Introduction to Logic

Tools for Thought

As with Propositional Logic, we can use a test for unsatisfiability to test logical entailment as well. Suppose we wish to show that the set of sentences Δ logically entails the formula φ. We can do this by finding a proof of φ from Δ, i.e. by establishing Δ  φ. By the refutation theorem, we can establish that Δ  φ by showing that Δ∪{¬φ} is unsatisfiable. Thus, if we show that the set of formulas Δ∪{¬φ} is unsatisfiable, we have demonstrated that Δ logically entails φ.

To apply this technique of establishing logical entailment by establishing unsatisfiability using resolution, we first negate φ and add it to Δ to yield Δ'. We then convert Δ' to clausal form and apply resolution. If the empty clause is produced, the original Δ' was unsatisfiable, and we have demonstrated that Δ logically entails φ. This process is called a resolution refutation ; it is illustrated by examples in the following sections.

As an example of using Resolution to determine logical entailment, let's consider a case we saw earlier. The premises are shown below. We know that everybody loves somebody and everybody loves a lover.
∀x.∃y.loves(x,y)
∀u.∀v.∀w.(loves(v,w) ⇒ loves(u,v))

Our goal is to show that everybody loves everybody.
∀x.∀y.loves(x,y)

In order to solve this problem, we add the negation of our desired conclusion to the premises and convert to clausal form, leading to the clauses shown below. Note the use of a Skolem function in the first clause and the use of Skolem constants in the clause derived from the negated goal.
{loves(x,f(x))}
{¬loves(v,w), loves(u,v)}
{¬loves(a,b)}


Starting from these initial clauses, we can use resolution to derive the empty clause and thus prove the result.
1.  {loves(x,f(x))}  Premise 
2.  {¬loves(v,w), loves(u,v)}  Premise 
3.  {¬loves(a,b)}  Premise 
4.  {loves(u, x)}  1, 2 
5.  {}  4, 3 

As another example of resolution, once again consider the problem of Harry and Ralph introduced in the preceding chapter. We know that every horse can outrun every dog. Some greyhounds can outrun every rabbit. Greyhounds are dogs. The relationship of being faster is transitive. Harry is a horse. Ralph is a rabbit.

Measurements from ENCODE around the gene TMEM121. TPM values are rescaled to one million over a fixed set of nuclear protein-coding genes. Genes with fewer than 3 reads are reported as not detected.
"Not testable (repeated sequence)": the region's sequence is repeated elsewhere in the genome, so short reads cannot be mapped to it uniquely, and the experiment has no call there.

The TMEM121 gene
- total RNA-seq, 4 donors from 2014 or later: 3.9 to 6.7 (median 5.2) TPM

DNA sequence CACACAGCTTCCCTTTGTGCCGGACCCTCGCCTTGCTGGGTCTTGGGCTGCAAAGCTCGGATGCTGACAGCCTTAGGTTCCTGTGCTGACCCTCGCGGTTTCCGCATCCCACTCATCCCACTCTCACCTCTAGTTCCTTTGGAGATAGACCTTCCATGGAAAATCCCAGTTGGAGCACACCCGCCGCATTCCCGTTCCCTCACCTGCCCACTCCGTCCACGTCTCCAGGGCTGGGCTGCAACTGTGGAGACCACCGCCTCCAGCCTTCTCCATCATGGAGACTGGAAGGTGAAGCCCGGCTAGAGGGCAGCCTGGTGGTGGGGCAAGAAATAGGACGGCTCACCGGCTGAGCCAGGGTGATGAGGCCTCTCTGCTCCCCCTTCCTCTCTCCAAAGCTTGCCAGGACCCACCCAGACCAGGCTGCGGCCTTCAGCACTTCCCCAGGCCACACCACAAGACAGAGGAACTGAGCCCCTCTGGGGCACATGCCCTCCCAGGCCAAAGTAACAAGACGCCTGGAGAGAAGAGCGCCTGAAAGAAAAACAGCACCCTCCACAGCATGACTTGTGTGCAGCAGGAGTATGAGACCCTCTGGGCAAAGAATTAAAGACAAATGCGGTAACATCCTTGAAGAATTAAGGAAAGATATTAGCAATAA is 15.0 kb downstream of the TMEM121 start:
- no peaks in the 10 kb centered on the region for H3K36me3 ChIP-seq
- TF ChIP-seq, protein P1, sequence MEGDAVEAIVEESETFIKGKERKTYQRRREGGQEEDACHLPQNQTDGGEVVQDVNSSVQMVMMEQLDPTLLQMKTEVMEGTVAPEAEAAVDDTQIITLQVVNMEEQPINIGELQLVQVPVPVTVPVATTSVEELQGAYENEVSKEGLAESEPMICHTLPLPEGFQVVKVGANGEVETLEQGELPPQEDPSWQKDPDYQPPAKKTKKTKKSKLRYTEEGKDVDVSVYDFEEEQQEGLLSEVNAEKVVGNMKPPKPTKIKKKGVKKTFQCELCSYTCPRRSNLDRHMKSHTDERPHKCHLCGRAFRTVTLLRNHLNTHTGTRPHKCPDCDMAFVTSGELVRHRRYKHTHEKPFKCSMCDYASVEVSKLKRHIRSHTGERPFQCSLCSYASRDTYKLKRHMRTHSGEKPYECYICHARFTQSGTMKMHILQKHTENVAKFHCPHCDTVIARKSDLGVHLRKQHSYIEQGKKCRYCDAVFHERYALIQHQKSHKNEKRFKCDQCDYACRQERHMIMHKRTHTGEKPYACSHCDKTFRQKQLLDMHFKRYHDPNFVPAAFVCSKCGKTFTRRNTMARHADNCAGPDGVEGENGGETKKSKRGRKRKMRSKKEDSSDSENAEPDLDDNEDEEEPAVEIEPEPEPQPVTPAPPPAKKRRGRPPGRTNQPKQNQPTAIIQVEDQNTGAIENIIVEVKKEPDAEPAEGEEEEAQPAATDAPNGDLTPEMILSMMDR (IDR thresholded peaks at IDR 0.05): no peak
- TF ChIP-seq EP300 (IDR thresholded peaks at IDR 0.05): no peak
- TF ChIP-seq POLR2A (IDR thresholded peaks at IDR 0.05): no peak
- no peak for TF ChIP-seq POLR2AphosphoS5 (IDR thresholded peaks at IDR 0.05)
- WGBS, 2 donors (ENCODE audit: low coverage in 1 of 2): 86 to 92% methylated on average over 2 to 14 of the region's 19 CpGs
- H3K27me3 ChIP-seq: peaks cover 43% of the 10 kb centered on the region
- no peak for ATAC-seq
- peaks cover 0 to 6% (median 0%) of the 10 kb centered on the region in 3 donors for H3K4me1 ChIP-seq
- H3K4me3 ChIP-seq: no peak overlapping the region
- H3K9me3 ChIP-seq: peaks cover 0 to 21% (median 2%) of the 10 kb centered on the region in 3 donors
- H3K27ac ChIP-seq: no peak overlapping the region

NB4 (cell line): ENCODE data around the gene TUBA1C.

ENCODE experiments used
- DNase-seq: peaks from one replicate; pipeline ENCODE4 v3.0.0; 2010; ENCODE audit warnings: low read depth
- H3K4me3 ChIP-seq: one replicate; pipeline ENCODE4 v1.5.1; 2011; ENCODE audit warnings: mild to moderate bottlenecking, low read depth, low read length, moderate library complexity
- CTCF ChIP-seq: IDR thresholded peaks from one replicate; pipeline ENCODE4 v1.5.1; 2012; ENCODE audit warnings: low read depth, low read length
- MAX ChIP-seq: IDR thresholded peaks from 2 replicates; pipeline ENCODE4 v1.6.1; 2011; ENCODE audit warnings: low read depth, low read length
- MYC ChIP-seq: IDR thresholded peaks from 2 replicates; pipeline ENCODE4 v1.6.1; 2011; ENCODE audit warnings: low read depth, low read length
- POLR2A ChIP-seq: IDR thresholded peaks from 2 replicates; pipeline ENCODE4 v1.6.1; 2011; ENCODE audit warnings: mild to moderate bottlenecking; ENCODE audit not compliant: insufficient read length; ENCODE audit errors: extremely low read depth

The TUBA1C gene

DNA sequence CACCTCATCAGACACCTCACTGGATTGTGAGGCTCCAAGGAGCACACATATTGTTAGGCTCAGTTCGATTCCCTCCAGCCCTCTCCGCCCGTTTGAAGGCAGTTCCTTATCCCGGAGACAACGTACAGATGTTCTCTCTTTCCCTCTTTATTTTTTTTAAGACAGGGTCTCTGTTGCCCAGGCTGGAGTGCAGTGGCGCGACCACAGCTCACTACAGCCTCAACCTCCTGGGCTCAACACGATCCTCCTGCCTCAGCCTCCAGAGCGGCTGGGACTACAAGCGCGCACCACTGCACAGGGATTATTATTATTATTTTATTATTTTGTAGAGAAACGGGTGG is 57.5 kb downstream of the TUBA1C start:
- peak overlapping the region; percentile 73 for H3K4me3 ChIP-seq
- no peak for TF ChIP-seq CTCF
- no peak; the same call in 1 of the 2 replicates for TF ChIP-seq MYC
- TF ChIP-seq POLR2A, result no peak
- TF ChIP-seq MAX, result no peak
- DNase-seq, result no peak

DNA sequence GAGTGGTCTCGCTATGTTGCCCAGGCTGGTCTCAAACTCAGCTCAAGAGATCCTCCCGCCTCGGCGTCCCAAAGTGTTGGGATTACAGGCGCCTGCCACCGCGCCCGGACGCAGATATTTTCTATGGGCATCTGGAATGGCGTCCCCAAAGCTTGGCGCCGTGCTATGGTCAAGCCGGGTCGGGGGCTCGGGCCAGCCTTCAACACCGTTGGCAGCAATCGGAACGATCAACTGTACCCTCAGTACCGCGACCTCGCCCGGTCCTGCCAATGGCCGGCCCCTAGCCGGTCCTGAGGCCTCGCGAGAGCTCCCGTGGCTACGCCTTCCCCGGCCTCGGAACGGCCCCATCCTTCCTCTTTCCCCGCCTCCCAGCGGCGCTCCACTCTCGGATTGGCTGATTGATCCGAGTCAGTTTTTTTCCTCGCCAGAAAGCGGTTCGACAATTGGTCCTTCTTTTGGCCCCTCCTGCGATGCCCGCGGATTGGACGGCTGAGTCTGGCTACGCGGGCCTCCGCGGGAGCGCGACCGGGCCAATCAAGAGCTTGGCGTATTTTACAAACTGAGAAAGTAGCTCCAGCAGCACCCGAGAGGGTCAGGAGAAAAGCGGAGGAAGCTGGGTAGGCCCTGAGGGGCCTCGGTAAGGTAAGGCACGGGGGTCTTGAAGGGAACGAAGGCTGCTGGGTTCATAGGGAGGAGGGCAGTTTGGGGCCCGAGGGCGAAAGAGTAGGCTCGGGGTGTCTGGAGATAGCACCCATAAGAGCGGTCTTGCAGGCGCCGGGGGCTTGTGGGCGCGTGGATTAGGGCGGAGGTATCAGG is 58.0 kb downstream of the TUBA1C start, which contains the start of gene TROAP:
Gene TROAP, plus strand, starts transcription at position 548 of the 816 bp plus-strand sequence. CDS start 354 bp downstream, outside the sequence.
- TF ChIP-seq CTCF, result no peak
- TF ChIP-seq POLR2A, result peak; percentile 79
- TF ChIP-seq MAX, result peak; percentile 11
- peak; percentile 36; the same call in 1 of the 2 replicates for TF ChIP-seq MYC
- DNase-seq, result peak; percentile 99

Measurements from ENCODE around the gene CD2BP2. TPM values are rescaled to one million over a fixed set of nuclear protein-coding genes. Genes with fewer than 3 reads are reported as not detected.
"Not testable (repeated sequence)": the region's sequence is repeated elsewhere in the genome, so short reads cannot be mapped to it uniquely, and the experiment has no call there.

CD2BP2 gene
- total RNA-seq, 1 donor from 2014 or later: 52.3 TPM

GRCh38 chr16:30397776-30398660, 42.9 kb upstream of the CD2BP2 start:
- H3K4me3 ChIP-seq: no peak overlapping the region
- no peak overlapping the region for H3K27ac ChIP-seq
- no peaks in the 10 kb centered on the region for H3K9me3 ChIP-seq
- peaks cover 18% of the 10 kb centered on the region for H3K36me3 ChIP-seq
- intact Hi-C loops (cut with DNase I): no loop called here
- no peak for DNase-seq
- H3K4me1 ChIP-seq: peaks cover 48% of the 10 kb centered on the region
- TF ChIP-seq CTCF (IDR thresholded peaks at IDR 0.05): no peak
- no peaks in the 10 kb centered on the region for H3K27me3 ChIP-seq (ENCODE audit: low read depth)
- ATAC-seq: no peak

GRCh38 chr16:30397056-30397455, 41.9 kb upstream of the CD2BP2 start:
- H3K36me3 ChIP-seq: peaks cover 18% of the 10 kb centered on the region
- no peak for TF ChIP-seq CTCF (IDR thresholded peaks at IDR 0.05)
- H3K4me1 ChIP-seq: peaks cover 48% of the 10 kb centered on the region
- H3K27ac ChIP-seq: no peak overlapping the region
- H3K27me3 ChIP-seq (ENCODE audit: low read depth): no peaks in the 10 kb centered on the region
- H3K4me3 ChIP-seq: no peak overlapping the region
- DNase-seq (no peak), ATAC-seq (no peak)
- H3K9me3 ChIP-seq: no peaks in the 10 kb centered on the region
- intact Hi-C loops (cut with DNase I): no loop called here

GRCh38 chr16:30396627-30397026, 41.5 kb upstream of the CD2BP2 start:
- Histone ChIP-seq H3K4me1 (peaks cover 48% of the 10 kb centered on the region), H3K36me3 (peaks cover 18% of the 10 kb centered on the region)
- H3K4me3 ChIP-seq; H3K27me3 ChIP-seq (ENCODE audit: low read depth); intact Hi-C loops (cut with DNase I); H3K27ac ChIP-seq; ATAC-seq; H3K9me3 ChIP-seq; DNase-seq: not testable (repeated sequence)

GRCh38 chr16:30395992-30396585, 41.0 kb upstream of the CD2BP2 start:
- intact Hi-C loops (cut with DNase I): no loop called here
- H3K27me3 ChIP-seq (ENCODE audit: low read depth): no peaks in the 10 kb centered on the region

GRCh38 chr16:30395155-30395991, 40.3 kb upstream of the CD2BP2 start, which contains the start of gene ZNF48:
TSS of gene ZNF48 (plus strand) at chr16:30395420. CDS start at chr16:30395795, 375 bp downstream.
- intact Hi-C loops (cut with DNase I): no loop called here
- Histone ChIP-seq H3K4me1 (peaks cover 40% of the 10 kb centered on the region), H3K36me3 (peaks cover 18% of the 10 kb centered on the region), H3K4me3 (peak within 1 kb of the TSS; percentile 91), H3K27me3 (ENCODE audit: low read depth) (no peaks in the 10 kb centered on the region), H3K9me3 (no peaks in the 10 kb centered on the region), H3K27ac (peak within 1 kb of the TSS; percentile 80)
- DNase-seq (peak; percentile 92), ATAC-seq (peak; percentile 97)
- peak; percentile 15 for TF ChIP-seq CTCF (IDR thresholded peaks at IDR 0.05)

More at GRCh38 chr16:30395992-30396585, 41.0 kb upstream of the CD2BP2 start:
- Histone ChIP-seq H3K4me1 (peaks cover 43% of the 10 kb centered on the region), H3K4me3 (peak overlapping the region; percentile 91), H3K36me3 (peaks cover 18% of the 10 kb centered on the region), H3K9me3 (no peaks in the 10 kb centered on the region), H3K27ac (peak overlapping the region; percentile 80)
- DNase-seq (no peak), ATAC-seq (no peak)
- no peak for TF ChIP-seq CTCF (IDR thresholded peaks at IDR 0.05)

∀x.∀y.(h(x) ∧ d(y) ⇒ f(x, y))
∃y.(g(y) ∧ ∀z.(r(z) ⇒ f(y, z)))
∀y.(g(y) ⇒ d(y))
∀x.∀y.∀z.(f(x, y) ∧ f(y, z) ⇒ f(x, z))
h(harry)
r(ralph)

We desire to prove that Harry is faster than Ralph. In order to do this, we negate the desired conclusion.
¬f(harry, ralph)

To do the proof, we take the premises and the negated conclusion and convert to clausal form. The resulting clauses are shown below. Note that the second premise has turned into two clauses.
1.  {¬h(x), ¬d(y), f(x, y)}  Premise 
2.  {g(gary)}  Premise 
3.  {¬r(z), f(gary, z)}  Premise 
4.  {¬g(y), d(y)}  Premise 
5.  {¬f(x, y), ¬f(y, z), f(x, z)}  Premise 
6.  {h(harry)}  Premise 
7.  {r(ralph)}  Premise 
8.  {¬f(harry, ralph)}  Negated Goal 

From these clauses, we can derive the empty clause, as shown in the following derivation.
9.  {d(gary)}  2, 4 
10.  {¬d(y), f(harry, y)}  6, 1 
11.  {f(harry, gary)}  9, 10 
12.  {f(gary, ralph)}  7, 3 
13.  {¬f(gary, z), f(harry, z)}  11, 5 
14.  {f(harry, ralph)}  12, 13 
15.  {}  14, 8 

Don't be misled by the simplicity of these examples. Resolution can and has been used in proving complex mathematical theorems, in proving the correctness of programs, and in various other applications.

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